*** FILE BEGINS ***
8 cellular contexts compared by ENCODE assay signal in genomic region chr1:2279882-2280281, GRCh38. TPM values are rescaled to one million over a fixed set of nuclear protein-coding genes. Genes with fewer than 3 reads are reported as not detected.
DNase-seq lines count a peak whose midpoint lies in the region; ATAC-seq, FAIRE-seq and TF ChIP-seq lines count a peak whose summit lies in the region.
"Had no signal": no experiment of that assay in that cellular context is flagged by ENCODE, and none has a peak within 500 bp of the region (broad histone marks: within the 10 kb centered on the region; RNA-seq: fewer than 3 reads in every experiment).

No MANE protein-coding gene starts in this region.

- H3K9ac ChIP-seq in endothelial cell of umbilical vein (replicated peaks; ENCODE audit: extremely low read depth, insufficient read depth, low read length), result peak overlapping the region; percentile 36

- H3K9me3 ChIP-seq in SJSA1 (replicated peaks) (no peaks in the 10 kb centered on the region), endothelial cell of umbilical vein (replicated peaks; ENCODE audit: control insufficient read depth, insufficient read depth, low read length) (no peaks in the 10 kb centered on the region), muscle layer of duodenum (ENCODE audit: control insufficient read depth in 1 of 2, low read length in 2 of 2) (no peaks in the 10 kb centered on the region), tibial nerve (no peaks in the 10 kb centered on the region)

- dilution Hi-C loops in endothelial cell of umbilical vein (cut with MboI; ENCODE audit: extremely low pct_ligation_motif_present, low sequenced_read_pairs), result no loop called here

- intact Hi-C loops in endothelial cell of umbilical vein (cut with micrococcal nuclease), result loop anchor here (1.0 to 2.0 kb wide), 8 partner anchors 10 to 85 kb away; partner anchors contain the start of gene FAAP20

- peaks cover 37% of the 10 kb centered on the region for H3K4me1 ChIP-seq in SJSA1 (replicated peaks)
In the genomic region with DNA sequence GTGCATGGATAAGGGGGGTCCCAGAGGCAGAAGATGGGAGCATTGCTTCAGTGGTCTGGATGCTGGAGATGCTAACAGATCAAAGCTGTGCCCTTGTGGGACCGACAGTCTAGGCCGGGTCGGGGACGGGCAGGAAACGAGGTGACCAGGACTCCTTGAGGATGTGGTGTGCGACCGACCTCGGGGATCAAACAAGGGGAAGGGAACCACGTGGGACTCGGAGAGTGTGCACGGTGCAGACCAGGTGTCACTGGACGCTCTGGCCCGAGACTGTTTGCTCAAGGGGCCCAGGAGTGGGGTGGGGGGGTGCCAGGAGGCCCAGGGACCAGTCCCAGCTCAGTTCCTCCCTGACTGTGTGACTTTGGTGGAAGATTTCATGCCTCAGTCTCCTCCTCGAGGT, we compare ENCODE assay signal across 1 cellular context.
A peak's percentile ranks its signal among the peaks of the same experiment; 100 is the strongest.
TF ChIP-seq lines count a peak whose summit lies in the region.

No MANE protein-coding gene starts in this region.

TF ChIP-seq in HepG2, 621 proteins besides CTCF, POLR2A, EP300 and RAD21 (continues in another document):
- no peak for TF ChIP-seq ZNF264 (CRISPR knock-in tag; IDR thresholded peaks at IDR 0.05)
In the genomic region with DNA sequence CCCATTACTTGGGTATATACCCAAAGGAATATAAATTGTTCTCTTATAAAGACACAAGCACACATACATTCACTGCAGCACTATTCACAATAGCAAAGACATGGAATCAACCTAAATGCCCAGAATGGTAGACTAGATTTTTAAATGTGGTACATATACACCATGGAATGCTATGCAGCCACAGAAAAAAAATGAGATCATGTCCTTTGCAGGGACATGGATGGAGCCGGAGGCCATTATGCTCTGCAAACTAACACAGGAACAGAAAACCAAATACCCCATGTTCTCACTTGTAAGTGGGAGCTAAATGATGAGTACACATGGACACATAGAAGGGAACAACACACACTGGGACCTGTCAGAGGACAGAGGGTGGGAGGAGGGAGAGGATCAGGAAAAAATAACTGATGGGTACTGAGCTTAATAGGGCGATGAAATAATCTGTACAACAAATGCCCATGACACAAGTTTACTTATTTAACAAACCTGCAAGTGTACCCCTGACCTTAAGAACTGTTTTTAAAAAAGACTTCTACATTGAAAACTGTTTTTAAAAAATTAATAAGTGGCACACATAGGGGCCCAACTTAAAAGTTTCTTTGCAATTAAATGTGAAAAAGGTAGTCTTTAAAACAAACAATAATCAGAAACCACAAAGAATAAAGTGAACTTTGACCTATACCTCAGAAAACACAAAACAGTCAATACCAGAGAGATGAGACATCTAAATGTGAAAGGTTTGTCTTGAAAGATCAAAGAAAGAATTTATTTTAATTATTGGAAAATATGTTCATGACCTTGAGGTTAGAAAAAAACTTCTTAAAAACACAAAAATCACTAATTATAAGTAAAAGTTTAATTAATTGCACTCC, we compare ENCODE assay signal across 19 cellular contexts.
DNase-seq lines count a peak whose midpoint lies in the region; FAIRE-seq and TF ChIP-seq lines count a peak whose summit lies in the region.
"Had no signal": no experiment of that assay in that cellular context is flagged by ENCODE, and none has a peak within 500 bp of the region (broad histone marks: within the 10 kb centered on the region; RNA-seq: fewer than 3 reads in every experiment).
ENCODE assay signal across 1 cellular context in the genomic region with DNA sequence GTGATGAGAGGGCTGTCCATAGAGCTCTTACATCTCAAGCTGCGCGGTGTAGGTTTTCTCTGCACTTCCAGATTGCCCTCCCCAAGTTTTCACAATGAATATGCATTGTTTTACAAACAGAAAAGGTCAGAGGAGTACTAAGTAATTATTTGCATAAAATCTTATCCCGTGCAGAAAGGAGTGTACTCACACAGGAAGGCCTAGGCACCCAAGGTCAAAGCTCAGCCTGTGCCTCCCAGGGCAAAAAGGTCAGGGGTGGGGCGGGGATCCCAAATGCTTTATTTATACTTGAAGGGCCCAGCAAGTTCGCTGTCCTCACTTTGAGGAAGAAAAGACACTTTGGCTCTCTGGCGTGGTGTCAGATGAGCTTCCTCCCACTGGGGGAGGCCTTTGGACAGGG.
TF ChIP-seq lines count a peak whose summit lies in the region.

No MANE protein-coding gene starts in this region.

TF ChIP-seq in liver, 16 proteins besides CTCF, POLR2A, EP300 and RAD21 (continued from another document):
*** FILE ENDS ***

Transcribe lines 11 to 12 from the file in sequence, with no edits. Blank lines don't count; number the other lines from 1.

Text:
A peak's percentile ranks its signal among the peaks of the same experiment; 100 is the strongest.
TF ChIP-seq lines count a peak whose summit lies in the region.